It received widespread positive acclaim from television critics and continued to post modest ratings in terms of viewers, with Fox believing it could have a huge hit on its hands. After three series, it was canceled, though Roth and the writers have expressed an interest in continuing the show and it would seem like the perfect fit for Netflix.
14. Pushing Daisies
This comedy-drama was created by noted television producer Bryan Fuller in 2007 for ABC, where it ran for two seasons and 22 episodes in total. It focused on the life of a pie maker called Ned who has the power to bring things back to life by touching them.
However, this power comes with explicit rules and stipulations that lead to moral and philosophical problems for the main character as he chooses how to use his powers. The major rules stated that if he brought back a life for more than a minute, then a similar life would die in the near vicinity. Additionally, anything brought back from death by Ned would die permanently if touched a second time, stopping him from being physically intimate with people he loved.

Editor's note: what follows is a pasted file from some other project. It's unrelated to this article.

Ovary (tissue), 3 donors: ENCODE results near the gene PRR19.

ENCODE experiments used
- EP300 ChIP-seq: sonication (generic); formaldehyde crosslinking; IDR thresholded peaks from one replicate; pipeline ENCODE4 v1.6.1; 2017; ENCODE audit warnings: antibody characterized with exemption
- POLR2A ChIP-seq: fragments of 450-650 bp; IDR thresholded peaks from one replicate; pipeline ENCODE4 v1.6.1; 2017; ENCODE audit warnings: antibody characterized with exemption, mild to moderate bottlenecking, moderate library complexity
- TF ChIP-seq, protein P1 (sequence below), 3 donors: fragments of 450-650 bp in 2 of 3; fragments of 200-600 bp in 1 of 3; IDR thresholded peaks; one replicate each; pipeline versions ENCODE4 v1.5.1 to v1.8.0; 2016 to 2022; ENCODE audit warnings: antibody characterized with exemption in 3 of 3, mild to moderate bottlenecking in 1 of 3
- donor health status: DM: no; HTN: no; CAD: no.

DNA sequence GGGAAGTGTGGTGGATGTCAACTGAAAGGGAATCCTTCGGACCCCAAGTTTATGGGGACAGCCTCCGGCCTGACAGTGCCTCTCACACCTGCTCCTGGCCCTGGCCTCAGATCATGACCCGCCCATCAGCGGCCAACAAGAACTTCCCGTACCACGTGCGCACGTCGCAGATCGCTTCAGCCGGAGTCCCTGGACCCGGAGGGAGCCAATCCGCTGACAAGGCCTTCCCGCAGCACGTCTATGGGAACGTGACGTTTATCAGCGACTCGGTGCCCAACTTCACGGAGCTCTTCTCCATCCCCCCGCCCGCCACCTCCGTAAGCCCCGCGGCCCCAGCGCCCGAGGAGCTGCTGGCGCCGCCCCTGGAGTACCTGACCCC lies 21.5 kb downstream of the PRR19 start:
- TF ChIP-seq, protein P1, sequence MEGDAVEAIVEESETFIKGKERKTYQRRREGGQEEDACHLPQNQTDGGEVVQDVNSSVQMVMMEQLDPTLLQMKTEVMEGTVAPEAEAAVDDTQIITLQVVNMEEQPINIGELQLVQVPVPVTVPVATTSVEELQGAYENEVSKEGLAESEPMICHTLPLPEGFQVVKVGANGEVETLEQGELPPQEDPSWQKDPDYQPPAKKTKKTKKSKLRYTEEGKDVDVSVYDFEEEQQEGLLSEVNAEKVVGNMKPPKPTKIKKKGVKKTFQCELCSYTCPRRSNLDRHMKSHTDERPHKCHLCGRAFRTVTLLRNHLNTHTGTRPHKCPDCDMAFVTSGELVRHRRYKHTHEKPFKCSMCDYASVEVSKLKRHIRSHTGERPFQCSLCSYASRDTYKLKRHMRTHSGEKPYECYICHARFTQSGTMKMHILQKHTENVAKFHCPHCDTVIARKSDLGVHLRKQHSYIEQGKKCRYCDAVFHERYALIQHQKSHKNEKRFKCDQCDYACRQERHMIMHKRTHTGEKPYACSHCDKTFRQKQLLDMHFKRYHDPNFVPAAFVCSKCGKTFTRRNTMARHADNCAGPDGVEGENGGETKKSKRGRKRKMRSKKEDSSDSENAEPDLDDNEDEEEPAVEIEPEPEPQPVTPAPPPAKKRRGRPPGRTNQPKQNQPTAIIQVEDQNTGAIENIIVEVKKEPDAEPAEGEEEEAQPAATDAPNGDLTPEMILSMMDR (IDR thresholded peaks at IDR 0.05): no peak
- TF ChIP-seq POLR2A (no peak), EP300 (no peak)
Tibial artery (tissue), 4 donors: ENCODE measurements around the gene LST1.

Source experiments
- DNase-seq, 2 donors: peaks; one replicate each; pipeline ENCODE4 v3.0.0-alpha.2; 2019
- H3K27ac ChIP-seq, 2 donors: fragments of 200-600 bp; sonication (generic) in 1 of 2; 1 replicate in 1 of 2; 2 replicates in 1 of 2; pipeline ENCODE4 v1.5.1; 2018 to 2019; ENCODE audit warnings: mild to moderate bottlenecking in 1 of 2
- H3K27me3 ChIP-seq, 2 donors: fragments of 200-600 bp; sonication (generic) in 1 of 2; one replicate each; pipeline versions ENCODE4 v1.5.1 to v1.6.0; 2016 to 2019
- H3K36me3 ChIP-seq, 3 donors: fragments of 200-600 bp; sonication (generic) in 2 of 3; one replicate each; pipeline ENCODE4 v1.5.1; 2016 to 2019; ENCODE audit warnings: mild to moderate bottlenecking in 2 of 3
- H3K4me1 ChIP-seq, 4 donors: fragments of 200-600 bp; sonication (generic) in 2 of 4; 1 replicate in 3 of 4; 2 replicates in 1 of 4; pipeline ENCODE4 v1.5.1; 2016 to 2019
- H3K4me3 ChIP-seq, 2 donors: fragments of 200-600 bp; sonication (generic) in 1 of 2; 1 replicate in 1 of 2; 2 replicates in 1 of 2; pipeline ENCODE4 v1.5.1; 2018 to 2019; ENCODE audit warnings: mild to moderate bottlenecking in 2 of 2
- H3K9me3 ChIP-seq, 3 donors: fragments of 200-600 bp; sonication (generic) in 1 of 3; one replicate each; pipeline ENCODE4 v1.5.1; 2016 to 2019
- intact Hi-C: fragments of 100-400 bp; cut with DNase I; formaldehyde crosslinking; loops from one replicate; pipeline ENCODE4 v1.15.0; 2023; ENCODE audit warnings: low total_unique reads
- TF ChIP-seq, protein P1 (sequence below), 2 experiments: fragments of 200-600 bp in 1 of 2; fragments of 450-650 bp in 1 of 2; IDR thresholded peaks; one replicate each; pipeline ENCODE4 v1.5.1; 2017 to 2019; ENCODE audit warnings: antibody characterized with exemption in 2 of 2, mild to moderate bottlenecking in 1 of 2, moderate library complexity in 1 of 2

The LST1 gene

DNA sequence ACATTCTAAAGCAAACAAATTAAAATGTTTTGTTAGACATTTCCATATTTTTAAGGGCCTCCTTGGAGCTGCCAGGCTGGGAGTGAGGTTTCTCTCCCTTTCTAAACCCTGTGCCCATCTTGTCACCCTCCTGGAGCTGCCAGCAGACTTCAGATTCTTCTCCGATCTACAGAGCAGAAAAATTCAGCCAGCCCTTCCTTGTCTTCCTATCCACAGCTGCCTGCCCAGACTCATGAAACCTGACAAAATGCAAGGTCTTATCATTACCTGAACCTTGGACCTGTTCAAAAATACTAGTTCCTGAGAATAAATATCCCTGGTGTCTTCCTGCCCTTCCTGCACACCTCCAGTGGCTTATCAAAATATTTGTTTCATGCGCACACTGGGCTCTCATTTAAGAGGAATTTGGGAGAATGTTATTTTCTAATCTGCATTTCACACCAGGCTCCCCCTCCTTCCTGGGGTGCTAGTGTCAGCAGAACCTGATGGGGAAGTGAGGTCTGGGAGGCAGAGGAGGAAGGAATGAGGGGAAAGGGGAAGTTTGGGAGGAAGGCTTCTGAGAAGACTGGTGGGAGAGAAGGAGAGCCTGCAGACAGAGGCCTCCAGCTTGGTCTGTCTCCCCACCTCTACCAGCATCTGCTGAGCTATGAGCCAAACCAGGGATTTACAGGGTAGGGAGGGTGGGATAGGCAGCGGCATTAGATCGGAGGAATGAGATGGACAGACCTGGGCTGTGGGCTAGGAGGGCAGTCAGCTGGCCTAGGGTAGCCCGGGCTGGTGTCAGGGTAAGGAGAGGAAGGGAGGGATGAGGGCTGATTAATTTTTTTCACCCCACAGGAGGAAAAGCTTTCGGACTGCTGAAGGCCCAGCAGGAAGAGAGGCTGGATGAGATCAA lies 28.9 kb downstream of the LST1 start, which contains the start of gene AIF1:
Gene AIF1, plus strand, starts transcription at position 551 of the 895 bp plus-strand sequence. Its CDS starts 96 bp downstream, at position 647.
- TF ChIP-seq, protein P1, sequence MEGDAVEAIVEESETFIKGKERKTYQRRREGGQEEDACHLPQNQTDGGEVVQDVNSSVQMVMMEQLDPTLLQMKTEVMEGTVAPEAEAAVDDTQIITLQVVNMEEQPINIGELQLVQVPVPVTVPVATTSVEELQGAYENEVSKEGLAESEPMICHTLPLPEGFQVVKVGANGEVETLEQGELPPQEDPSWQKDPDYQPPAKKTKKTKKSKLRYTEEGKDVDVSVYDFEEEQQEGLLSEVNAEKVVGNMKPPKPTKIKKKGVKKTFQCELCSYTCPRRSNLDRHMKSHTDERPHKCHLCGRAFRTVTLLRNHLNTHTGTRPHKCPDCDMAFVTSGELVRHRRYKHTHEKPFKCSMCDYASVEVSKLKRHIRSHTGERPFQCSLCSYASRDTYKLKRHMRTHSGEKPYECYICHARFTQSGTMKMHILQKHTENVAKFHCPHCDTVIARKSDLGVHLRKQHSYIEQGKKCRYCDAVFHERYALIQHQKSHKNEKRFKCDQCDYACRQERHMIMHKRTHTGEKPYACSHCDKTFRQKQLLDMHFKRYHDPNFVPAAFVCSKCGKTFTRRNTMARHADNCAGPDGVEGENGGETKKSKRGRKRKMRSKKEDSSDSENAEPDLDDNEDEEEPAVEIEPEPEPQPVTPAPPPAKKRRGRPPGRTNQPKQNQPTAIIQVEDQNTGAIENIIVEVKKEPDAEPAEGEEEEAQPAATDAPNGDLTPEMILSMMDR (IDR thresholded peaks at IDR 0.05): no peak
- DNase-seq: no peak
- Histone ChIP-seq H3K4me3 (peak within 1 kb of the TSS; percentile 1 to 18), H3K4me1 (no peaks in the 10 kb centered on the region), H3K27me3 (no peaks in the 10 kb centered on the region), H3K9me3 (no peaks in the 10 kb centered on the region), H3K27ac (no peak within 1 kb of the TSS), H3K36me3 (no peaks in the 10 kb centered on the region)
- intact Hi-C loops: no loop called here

Despite the cancellation of Pushing Daisies, more media has been created based on the show, including a miniseries and a comic book run, demonstrating that there is plenty of interest in the television series, making a revival an attractive prospect.
This western was created and written by David Milch and was shown on HBO for three seasons between 2004 and 2006. Although it was never a major hit in terms of viewers, it managed to acquire a cult following across its 36 episodes that showed the progression of a small camp to the large town of Deadwood in South Dakota. Unfortunately, this was not enough to convince HBO to keep it going and the contracts for the cast were let go in May 2006.